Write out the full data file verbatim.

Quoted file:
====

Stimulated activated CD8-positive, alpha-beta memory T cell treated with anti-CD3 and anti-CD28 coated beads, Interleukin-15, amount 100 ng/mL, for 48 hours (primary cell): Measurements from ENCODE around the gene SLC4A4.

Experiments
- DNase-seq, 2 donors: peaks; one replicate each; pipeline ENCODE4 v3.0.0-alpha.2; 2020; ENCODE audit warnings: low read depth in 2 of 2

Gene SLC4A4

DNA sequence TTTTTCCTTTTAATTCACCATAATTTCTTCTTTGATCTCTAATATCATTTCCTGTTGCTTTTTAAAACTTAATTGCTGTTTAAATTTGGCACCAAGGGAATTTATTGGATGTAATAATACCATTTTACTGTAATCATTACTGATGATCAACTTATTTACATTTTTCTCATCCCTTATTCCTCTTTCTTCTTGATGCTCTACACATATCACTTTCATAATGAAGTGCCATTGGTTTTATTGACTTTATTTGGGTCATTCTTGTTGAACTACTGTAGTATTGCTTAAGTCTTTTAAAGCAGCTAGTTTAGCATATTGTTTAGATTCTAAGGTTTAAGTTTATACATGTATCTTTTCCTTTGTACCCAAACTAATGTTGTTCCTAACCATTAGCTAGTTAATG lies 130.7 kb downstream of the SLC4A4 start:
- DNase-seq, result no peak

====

Stimulated activated CD8-positive, alpha-beta memory T cell treated with anti-CD3 and anti-CD28 coated beads, Interleukin-15, amount 100 ng/mL, for 48 hours (primary cell): Measurements from ENCODE around the gene SLC4A4.

Experiments
- DNase-seq, 2 donors: peaks; one replicate each; pipeline ENCODE4 v3.0.0-alpha.2; 2020; ENCODE audit warnings: low read depth in 2 of 2

Gene SLC4A4

DNA sequence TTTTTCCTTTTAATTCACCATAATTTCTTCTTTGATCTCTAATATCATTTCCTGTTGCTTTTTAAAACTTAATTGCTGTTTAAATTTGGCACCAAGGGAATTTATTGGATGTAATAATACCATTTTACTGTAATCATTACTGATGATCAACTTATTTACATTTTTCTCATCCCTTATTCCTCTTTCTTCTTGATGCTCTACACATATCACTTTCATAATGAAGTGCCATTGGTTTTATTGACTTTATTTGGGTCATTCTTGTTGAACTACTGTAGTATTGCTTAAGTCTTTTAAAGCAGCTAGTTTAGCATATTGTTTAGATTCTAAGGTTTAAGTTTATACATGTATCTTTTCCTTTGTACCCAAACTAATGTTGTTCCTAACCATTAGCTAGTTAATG lies 130.7 kb downstream of the SLC4A4 start:
- DNase-seq, result no peak